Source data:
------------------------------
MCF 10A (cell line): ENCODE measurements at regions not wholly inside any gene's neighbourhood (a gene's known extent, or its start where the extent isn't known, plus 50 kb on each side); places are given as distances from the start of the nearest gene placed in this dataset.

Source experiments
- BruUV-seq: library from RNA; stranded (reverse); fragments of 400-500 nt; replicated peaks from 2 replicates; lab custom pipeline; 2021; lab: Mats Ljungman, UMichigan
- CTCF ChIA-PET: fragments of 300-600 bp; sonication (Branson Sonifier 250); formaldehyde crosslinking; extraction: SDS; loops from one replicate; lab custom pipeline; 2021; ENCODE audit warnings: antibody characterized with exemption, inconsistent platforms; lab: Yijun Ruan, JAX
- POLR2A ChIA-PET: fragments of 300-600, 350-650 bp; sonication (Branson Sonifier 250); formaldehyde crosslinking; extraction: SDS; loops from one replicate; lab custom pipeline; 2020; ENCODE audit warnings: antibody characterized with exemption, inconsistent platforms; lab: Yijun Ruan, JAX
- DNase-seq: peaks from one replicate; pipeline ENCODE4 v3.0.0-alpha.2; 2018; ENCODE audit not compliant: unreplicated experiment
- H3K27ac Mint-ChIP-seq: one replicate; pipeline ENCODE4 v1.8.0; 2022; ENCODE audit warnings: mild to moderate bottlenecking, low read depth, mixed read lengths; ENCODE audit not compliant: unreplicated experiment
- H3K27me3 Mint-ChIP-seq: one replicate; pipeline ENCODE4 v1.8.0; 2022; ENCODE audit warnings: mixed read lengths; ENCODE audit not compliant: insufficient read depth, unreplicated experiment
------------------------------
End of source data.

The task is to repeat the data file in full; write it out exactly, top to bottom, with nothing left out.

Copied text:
MCF 10A (cell line): ENCODE measurements at regions not wholly inside any gene's neighbourhood (a gene's known extent, or its start where the extent isn't known, plus 50 kb on each side); places are given as distances from the start of the nearest gene placed in this dataset.

Source experiments
- BruUV-seq: library from RNA; stranded (reverse); fragments of 400-500 nt; replicated peaks from 2 replicates; lab custom pipeline; 2021; lab: Mats Ljungman, UMichigan
- CTCF ChIA-PET: fragments of 300-600 bp; sonication (Branson Sonifier 250); formaldehyde crosslinking; extraction: SDS; loops from one replicate; lab custom pipeline; 2021; ENCODE audit warnings: antibody characterized with exemption, inconsistent platforms; lab: Yijun Ruan, JAX
- POLR2A ChIA-PET: fragments of 300-600, 350-650 bp; sonication (Branson Sonifier 250); formaldehyde crosslinking; extraction: SDS; loops from one replicate; lab custom pipeline; 2020; ENCODE audit warnings: antibody characterized with exemption, inconsistent platforms; lab: Yijun Ruan, JAX
- DNase-seq: peaks from one replicate; pipeline ENCODE4 v3.0.0-alpha.2; 2018; ENCODE audit not compliant: unreplicated experiment
- H3K27ac Mint-ChIP-seq: one replicate; pipeline ENCODE4 v1.8.0; 2022; ENCODE audit warnings: mild to moderate bottlenecking, low read depth, mixed read lengths; ENCODE audit not compliant: unreplicated experiment
- H3K27me3 Mint-ChIP-seq: one replicate; pipeline ENCODE4 v1.8.0; 2022; ENCODE audit warnings: mixed read lengths; ENCODE audit not compliant: insufficient read depth, unreplicated experiment